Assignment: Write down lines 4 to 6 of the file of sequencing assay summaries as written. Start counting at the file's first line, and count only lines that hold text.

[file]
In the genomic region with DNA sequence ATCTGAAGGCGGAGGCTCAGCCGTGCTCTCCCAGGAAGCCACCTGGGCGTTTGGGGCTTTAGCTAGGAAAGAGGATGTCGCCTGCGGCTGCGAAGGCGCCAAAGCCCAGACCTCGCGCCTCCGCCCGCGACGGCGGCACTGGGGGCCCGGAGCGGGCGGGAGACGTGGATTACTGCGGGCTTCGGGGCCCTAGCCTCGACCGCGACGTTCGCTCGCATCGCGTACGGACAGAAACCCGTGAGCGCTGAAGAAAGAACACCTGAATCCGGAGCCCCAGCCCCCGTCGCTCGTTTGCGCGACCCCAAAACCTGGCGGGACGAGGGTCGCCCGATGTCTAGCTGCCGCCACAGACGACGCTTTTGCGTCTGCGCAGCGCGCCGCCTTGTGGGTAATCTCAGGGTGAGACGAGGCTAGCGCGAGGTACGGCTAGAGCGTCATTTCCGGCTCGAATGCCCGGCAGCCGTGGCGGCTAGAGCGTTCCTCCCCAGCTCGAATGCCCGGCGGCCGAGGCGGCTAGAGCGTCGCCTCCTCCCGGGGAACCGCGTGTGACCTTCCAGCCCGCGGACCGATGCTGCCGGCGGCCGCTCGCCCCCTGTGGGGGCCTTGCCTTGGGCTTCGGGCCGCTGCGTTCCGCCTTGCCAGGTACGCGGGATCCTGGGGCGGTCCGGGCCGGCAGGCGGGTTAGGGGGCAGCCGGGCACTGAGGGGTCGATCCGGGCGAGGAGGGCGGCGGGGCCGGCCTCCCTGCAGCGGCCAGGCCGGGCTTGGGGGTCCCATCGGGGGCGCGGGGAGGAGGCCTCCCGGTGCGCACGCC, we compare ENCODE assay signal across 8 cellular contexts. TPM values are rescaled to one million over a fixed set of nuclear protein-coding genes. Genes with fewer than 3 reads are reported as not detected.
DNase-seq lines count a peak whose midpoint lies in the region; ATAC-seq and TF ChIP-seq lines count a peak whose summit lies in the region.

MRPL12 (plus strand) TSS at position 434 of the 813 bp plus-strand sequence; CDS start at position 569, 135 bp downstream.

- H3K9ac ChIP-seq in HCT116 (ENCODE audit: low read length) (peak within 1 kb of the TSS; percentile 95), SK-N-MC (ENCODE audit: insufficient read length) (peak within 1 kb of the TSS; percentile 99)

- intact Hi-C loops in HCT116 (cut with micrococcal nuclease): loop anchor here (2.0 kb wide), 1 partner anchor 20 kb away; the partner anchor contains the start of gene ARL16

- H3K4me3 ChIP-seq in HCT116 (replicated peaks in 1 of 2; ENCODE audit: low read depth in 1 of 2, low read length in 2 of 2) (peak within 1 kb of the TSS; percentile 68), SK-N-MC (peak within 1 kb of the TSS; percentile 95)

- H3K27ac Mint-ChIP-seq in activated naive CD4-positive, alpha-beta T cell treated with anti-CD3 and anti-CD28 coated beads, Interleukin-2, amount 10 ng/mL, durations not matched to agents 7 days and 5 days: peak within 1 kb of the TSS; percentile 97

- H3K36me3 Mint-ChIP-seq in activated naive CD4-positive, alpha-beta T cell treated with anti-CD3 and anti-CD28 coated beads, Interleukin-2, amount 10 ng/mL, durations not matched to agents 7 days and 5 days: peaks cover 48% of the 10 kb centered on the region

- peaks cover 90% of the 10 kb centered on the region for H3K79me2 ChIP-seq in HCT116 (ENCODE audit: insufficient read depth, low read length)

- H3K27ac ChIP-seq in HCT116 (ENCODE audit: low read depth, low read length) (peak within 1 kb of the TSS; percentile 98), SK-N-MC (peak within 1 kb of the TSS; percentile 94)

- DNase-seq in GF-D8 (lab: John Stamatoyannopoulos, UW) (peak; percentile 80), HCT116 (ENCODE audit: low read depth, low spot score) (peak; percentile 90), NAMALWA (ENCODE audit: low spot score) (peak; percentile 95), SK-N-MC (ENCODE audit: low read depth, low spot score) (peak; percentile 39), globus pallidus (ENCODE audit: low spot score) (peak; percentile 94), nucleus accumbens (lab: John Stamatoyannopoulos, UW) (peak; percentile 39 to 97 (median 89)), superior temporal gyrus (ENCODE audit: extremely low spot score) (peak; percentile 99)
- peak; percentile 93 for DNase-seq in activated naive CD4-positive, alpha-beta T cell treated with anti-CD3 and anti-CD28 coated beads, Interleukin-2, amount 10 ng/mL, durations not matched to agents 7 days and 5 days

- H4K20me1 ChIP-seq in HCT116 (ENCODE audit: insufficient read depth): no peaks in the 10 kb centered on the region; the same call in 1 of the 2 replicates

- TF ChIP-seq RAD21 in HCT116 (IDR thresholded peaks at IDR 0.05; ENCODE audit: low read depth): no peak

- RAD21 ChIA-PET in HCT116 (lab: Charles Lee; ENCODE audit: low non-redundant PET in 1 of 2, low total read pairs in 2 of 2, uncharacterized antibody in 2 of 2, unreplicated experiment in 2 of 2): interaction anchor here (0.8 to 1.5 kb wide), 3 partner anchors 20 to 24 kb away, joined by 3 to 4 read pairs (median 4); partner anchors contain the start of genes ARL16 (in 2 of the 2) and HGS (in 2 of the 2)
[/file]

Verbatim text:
- H3K9ac ChIP-seq in HCT116 (ENCODE audit: low read length) (peak within 1 kb of the TSS; percentile 95), SK-N-MC (ENCODE audit: insufficient read length) (peak within 1 kb of the TSS; percentile 99)

- intact Hi-C loops in HCT116 (cut with micrococcal nuclease): loop anchor here (2.0 kb wide), 1 partner anchor 20 kb away; the partner anchor contains the start of gene ARL16

- H3K4me3 ChIP-seq in HCT116 (replicated peaks in 1 of 2; ENCODE audit: low read depth in 1 of 2, low read length in 2 of 2) (peak within 1 kb of the TSS; percentile 68), SK-N-MC (peak within 1 kb of the TSS; percentile 95)